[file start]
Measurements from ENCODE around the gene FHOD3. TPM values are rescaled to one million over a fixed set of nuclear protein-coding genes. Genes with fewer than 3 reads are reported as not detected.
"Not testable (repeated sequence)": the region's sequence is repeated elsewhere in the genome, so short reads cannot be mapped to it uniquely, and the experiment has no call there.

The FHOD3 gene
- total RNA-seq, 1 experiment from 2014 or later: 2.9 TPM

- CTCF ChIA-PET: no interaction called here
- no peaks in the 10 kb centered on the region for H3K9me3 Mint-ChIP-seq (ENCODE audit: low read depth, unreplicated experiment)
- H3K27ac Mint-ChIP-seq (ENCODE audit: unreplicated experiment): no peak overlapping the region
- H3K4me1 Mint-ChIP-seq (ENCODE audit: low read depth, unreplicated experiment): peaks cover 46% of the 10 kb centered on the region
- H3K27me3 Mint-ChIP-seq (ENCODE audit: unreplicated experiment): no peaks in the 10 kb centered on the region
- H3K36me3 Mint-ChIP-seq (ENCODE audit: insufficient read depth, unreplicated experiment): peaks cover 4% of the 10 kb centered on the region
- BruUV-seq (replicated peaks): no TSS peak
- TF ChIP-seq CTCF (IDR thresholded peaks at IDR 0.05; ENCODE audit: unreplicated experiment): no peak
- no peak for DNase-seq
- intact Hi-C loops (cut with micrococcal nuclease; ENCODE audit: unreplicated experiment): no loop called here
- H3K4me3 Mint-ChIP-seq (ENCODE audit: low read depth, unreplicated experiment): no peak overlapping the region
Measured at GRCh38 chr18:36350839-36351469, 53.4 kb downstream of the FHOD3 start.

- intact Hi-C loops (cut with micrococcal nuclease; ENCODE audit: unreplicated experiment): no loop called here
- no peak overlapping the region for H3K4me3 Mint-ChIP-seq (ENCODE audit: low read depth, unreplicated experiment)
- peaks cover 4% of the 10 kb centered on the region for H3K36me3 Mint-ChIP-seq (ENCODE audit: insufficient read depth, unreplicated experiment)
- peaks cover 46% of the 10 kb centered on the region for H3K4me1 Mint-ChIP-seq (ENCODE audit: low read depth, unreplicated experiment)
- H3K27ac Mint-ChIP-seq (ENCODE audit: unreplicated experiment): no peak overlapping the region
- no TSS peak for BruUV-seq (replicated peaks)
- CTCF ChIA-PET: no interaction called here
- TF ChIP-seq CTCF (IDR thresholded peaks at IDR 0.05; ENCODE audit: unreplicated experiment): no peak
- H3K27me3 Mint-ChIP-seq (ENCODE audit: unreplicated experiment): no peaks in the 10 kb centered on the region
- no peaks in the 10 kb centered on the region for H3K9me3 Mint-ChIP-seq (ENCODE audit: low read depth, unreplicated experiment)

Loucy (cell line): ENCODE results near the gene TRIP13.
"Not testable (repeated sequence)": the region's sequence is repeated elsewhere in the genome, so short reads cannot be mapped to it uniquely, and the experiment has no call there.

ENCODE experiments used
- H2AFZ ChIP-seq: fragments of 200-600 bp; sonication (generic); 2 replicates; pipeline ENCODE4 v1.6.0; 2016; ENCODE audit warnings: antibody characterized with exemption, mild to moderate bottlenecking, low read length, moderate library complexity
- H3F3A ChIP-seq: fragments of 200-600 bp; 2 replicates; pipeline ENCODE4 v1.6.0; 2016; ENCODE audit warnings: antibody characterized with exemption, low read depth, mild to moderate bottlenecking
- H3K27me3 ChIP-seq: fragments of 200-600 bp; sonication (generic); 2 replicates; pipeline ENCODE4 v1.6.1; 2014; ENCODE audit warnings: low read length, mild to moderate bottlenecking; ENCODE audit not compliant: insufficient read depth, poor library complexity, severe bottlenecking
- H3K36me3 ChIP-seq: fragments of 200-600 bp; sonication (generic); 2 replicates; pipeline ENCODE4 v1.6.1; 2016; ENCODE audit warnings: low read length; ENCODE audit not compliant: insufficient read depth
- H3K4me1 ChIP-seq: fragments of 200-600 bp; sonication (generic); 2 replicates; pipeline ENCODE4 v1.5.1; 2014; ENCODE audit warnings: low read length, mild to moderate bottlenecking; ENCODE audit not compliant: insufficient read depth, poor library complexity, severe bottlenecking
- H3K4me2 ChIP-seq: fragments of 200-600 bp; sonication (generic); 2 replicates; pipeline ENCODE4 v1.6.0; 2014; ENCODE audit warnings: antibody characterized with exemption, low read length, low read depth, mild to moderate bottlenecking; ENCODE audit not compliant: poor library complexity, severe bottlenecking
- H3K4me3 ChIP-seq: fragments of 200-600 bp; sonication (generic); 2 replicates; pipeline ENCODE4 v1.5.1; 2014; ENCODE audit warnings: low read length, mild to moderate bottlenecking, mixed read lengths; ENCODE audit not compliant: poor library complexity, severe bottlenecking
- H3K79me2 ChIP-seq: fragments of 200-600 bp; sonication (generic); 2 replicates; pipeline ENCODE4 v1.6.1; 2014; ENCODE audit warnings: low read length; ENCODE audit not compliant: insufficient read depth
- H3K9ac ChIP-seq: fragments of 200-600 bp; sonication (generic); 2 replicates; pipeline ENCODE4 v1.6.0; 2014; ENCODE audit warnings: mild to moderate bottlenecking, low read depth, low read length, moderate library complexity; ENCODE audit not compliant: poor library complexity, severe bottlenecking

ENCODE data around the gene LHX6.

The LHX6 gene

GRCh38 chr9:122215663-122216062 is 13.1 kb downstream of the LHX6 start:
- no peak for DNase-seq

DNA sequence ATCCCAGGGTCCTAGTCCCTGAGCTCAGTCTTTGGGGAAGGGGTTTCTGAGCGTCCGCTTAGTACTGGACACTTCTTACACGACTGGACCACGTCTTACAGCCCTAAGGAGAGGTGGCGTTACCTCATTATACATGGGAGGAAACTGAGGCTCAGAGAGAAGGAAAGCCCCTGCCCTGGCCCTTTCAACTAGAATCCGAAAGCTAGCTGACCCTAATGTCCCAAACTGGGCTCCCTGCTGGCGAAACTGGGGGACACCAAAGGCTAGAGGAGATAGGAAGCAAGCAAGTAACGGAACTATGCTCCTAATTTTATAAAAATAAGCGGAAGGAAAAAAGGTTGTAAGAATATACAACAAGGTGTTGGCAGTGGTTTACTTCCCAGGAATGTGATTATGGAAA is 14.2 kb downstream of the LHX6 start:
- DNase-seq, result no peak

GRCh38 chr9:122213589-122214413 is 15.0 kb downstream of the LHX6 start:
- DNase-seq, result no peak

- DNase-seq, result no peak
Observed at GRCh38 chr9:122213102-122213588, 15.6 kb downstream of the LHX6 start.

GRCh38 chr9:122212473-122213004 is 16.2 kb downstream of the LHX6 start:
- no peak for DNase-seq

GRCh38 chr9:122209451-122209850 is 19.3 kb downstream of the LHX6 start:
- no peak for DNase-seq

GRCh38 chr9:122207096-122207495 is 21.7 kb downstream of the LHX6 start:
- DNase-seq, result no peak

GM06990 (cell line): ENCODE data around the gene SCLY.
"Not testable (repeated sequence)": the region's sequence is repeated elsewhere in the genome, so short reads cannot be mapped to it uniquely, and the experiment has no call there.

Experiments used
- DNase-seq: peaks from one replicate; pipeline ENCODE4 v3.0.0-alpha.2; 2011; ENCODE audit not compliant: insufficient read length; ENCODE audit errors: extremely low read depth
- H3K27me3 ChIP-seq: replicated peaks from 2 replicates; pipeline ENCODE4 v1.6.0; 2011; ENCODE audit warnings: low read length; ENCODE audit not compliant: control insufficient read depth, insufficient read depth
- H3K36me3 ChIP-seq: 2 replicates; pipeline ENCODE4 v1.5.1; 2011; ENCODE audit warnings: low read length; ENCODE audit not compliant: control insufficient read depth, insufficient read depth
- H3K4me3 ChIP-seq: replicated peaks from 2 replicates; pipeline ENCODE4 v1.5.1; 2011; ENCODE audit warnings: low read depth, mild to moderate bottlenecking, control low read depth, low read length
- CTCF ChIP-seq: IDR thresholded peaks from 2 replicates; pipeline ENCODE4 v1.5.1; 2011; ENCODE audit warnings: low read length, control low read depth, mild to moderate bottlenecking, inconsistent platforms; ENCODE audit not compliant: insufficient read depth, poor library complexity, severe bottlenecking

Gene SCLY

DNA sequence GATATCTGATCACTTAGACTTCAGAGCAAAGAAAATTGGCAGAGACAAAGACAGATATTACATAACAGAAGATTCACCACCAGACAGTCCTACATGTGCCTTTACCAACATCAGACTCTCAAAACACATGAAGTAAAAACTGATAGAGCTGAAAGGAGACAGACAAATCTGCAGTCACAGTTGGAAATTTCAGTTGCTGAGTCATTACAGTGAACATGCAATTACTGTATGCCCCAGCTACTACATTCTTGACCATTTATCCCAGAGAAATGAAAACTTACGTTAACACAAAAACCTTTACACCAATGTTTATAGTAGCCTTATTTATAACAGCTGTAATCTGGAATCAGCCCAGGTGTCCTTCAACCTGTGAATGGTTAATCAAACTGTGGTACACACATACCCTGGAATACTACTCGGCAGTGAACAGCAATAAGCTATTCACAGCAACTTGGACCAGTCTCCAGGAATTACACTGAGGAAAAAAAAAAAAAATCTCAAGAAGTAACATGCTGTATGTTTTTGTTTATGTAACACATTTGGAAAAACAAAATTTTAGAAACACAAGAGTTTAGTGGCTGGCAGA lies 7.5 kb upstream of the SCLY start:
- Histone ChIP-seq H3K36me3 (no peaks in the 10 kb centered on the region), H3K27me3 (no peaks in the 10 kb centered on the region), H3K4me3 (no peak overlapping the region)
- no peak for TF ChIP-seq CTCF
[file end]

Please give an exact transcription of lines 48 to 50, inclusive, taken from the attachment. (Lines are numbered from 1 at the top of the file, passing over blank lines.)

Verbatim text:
Observed at GRCh38 chr9:122213102-122213588, 15.6 kb downstream of the LHX6 start.

GRCh38 chr9:122212473-122213004 is 16.2 kb downstream of the LHX6 start:
- no peak for DNase-seq